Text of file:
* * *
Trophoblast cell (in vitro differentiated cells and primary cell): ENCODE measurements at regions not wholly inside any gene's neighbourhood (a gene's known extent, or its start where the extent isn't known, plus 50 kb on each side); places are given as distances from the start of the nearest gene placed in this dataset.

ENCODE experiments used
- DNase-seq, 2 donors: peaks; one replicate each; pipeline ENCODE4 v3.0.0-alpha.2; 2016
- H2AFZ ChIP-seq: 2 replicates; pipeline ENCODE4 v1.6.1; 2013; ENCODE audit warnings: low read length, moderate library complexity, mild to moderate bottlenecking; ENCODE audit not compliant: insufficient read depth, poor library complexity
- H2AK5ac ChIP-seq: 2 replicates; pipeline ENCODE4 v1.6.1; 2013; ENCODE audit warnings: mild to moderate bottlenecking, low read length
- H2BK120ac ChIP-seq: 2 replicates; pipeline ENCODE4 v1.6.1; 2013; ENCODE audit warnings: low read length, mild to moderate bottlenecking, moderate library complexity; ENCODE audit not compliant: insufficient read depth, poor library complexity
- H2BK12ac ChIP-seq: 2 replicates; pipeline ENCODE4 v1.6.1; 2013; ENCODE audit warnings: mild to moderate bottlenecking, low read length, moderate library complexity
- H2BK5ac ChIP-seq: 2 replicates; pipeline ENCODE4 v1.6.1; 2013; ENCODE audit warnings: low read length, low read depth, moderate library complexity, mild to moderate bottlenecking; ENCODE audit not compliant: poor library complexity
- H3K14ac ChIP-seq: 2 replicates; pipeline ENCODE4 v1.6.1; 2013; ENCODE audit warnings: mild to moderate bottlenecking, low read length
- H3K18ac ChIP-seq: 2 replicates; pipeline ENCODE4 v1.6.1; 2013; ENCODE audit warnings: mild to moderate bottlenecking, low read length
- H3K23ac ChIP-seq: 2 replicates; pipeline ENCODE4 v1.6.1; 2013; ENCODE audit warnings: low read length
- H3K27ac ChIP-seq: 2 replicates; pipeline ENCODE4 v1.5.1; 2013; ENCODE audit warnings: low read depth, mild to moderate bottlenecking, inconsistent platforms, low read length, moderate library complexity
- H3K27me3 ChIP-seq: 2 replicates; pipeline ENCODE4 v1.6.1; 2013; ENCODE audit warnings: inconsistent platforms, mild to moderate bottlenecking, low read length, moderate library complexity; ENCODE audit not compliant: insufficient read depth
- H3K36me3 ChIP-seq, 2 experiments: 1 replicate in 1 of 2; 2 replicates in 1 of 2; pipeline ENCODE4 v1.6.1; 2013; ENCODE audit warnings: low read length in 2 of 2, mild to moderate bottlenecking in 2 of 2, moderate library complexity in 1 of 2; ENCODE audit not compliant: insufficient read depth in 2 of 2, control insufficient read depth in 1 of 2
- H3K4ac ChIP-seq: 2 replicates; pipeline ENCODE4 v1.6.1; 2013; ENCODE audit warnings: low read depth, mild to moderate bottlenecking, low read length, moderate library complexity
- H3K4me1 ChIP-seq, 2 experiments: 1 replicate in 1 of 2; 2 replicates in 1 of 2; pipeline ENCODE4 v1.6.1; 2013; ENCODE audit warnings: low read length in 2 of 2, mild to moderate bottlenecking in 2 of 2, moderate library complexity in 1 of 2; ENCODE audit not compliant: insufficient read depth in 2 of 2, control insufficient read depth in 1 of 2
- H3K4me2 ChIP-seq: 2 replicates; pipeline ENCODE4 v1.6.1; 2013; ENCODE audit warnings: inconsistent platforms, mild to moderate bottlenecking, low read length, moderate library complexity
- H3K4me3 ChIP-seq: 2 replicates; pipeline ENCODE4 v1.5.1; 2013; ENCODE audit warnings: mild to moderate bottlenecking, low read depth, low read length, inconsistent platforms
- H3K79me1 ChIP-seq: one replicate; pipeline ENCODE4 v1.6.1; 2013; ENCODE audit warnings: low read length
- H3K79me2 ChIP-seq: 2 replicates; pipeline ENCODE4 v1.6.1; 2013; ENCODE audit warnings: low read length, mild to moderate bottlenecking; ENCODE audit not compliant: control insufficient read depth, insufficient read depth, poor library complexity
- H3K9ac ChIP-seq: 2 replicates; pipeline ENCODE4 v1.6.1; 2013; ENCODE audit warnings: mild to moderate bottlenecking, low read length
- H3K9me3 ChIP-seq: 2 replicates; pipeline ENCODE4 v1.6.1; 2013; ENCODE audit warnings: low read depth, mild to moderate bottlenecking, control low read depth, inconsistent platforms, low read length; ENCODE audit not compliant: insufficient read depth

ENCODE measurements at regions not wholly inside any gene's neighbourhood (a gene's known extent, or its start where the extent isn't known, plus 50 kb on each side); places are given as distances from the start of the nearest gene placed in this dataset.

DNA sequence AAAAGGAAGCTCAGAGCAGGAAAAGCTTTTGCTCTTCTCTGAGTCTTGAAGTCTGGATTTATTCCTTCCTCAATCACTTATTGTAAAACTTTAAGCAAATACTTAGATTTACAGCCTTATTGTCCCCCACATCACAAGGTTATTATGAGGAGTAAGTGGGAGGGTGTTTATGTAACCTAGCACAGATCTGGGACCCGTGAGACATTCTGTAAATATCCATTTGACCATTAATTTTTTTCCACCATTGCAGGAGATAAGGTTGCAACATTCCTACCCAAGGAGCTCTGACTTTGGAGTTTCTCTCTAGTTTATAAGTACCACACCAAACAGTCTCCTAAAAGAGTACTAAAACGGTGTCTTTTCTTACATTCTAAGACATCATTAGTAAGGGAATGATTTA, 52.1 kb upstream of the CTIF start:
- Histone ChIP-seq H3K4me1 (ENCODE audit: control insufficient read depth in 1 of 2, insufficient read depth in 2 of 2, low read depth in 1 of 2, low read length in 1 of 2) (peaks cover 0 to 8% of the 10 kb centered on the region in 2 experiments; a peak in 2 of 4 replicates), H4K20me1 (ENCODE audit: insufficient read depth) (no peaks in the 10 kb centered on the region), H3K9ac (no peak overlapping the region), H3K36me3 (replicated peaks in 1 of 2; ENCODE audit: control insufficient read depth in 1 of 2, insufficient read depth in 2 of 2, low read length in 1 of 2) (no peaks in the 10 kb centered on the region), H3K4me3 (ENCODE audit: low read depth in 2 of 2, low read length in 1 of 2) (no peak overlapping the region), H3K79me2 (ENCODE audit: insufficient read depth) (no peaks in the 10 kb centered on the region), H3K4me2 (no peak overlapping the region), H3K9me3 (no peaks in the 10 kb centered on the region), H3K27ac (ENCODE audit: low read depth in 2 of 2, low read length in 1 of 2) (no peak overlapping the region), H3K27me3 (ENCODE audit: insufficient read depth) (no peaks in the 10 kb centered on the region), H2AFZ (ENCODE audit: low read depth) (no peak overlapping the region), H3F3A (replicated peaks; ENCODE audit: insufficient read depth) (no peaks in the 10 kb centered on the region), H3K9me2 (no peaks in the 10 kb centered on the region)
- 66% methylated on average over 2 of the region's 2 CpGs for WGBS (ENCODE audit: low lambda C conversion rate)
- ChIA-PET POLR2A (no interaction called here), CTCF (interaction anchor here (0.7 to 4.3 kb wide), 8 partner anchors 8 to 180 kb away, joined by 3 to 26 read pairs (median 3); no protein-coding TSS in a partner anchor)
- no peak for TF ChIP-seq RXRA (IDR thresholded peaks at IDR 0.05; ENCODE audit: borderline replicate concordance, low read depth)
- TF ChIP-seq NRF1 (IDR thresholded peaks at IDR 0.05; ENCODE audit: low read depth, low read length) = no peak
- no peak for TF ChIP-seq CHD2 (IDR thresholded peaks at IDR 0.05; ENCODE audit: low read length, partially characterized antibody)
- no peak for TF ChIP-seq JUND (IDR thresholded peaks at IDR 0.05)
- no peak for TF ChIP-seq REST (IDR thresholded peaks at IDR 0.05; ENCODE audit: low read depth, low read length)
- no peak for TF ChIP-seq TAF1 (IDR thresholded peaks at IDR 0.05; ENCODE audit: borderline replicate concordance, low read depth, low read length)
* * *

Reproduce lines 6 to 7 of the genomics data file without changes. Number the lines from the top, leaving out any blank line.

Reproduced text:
- H2BK120ac ChIP-seq: 2 replicates; pipeline ENCODE4 v1.6.1; 2013; ENCODE audit warnings: low read length, mild to moderate bottlenecking, moderate library complexity; ENCODE audit not compliant: insufficient read depth, poor library complexity
- H2BK12ac ChIP-seq: 2 replicates; pipeline ENCODE4 v1.6.1; 2013; ENCODE audit warnings: mild to moderate bottlenecking, low read length, moderate library complexity